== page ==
After what feels like years of speculation, Amazon finally unveiled its first smartphone on Wednesday.
The Amazon Fire Phone is an interesting beast. From one angle it clearly follows the blueprint set forth by the Amazon Kindle Fire. On the other, it contains some innovative features we simply haven't seen in any mass-market device before.
So let's whittle things down to the bare essentials. Here's what you need to know about the Amazon Fire Phone.
Internal specs are very 2013For all its innovative features (more on which later), the Amazon Fire Phone is built upon a technological foundation that will be familiar to any Android fan circa October 2013.
It runs on the same Snapdragon 800 CPU that made its way into a number of devices towards the end of last year. Think the Google Nexus 5, the LG G2, and Amazon's own Kindle Fire HDX.
More than decent, then, but hardly cutting edge.
Display is bright but not sharpIf the Amazon Fire Phone's internals are 2013, than its display is more 2012. The phone's 4.7-inch 720p screen evokes memories of the HTC One X and the Google Nexus 4 rather than their more advanced successors.
With high-end Android phones currently sporting 1080p displays and moving on to QHD resolutions, this might look like a bit of an oversight on Amazon's part.
Still, the Fire Phone's screen is by no means a dud. It uses an IPS panel, for one thing, which means that colours should be clear and viewing angles should be exemplary. That last point actually feeds into the Fire Phone's headline feature, which we'll discuss in a bit.
In addition, Amazon reckons that its phone's display is the brightest ever, and has included a circular polariser to help boost outdoors viewing quality - a perennial issue for smartphones.
Camera is both clever and accomplishedAmazon looks like it's put some serious thought into the Fire Phone's camera. At 13-megapixels, and with an f/2 aperture and optical image stabilisation, it promise to produce shots that are both clear and crisp.
But it does much more than that. The Fire Phone's camera is key to its ability to quickly scan in objects and items and match them against Amazon listings and media files.
Speaking of which, Amazon appears keen to reverse the trend for stripping away physical hardware keys on modern smartphones - yep, it's another rare case of a smartphone with a camera button.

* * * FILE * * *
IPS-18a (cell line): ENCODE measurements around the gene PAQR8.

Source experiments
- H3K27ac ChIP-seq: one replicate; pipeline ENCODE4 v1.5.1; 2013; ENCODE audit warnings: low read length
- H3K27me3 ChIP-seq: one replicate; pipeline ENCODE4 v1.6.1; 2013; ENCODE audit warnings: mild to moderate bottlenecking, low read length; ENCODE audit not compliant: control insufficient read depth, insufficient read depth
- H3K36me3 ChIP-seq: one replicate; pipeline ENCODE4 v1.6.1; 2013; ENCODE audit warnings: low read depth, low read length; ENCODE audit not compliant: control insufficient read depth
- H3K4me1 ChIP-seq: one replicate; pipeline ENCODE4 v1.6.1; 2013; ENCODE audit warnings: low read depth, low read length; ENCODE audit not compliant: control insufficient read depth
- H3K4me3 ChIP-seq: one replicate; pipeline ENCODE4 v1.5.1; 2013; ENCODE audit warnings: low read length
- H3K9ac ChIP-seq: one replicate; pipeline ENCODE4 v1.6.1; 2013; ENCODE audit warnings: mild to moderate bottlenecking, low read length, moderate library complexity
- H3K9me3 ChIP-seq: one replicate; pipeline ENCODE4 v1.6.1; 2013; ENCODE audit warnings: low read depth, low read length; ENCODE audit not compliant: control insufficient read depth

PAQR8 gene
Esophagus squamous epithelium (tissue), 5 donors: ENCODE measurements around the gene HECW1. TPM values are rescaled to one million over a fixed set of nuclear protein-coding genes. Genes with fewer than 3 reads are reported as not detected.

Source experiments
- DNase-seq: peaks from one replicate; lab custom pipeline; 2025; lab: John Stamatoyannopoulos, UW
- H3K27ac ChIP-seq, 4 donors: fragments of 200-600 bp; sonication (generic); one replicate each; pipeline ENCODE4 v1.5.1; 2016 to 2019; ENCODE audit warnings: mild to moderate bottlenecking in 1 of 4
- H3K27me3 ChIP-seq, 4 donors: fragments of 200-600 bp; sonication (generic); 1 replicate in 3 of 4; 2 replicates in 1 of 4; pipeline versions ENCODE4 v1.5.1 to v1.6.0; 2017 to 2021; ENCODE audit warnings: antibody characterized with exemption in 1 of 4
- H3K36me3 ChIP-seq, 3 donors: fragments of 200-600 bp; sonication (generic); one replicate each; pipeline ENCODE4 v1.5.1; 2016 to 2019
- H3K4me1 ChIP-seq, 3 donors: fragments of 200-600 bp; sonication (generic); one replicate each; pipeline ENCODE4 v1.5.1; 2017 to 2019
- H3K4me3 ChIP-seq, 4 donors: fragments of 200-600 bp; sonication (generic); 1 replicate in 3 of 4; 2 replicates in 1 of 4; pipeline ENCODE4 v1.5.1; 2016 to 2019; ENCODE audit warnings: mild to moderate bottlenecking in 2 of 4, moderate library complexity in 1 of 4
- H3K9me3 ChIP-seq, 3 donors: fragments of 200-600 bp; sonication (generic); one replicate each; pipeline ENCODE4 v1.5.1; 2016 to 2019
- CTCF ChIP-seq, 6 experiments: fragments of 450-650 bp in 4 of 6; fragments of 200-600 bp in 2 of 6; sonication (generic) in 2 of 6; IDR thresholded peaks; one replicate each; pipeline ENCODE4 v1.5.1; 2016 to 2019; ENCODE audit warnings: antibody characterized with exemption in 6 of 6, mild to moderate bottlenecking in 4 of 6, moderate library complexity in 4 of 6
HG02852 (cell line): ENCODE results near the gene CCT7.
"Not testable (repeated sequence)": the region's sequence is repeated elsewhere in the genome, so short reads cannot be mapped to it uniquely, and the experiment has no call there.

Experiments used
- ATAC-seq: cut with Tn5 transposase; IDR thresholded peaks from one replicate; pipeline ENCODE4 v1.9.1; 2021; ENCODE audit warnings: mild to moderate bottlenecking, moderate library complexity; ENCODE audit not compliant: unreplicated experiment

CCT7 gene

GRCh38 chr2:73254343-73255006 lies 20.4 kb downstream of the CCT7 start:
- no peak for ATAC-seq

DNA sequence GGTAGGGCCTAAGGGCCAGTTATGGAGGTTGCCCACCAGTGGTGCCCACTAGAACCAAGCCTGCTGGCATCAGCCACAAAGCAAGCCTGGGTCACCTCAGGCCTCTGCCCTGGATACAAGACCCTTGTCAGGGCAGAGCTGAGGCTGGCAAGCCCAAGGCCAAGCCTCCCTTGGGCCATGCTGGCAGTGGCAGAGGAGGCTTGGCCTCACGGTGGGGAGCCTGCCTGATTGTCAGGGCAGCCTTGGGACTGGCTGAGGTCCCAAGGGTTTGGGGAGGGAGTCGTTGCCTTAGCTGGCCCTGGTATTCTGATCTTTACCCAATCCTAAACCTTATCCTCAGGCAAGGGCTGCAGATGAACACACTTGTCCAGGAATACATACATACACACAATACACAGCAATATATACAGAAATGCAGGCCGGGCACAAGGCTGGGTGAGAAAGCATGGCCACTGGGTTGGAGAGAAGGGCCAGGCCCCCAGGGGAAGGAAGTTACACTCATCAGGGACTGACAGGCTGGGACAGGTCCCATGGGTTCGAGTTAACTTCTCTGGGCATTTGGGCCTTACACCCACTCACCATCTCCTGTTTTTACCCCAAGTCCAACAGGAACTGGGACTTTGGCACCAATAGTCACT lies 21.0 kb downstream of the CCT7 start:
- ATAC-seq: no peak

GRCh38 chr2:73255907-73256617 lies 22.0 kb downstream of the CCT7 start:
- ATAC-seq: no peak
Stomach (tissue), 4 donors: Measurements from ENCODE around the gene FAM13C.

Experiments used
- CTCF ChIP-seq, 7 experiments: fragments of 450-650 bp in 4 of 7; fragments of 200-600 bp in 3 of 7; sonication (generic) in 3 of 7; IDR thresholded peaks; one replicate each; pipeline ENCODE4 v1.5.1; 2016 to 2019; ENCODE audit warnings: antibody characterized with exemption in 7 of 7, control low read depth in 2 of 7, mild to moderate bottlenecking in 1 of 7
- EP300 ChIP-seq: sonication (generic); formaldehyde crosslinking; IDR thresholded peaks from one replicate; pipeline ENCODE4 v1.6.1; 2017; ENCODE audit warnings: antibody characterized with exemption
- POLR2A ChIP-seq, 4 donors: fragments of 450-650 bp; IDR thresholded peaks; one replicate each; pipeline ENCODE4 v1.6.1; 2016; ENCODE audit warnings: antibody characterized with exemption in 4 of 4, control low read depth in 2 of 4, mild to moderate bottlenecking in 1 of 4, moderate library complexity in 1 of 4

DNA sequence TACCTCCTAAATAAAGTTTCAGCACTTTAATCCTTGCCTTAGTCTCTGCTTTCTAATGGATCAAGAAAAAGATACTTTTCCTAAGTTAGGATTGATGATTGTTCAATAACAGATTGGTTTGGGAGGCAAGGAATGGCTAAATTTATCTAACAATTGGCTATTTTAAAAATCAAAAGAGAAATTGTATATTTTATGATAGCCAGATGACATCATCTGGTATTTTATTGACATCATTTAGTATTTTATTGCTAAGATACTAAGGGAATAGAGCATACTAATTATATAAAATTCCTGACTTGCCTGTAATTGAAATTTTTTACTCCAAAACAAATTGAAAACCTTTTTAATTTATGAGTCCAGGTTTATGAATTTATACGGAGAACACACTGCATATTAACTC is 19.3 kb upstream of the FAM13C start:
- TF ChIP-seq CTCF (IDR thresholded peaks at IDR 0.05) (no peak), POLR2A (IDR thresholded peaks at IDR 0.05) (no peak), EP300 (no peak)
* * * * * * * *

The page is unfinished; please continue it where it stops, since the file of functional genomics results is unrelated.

Firefly treats everything as a hyperlinkNot only does it have a physical camera key (did we mention how stoked we are about that?), but it also doubles up as a means to quickly activate Firefly. That's the system that we briefly outlined above, which enables the Fire Phone to scan in and recognise real world objects.
It will then take you to Amazon listings pertaining to these objects, making it the ideal shopping companion.
Firefly can also recognise text, so you can scan in phone numbers, email addresses, and physical addresses from printed material. Written web addresses, meanwhile, can act as links to open up the web page in the Fire Phone's browser.
The system can also use the Fire Phone's mic to recognise and identify music tracks and movie audio.
Remember the HTC Evo 3D? How about the LG Optimus 3D?
It could be the first decent 3D phone
If you don't, that's fine. They were smartphone evolutionary dead-ends from a time (back in 2011) when a lot of people thought that 3D was the future of entertainment.
Of course, while those crude glassless 3D efforts sank without a trace, Amazon's Dynamic Perspective system promises to be a lot more subtle and refined.
It uses front-facing cameras and motion sensors to track movement and the position of your face, subtly adjusting what's being displayed accordingly. You can reveal extra information or simply scroll within apps simply by tilting the phone.
Android, but not as we know itLike the Amazon Kindle Fire range, the Fire Phone runs on Fire OS. This is a heavily modified version of Android, which is pretty much unrecognisable from Google's operating system.
In fact, so different is it that you can't even access the Google Play Store or Google's own suite of apps. Instead, you have to rely on Amazon's own Appstore, which has around 240,000 apps to its name.
It's surprisingly expensiveYou know how Amazon pushes out its Kindle Fire tablets at a ridiculously low price because it knows it will make its money on the extra shopping you'll do? Yeah. The Fire Phone isn't going to be like that.
In fact, we'd argue that the Fire Phone is pretty expensive for what its is. The phone is going to be available on a two year contract with a $199 up front charge.
That's iPhone 5S and Samsung Galaxy S5 territory. Hmm.
It's US-only (for now)As that last snippet of information might have suggested, the Amazon Fire Phone has not been announced for the UK as yet. In fact, Amazon's first smartphone is for US eyes only at this point.
It'll launch over there on July 25. As for the UK? Well, Amazon has simply told us to "stay tuned."
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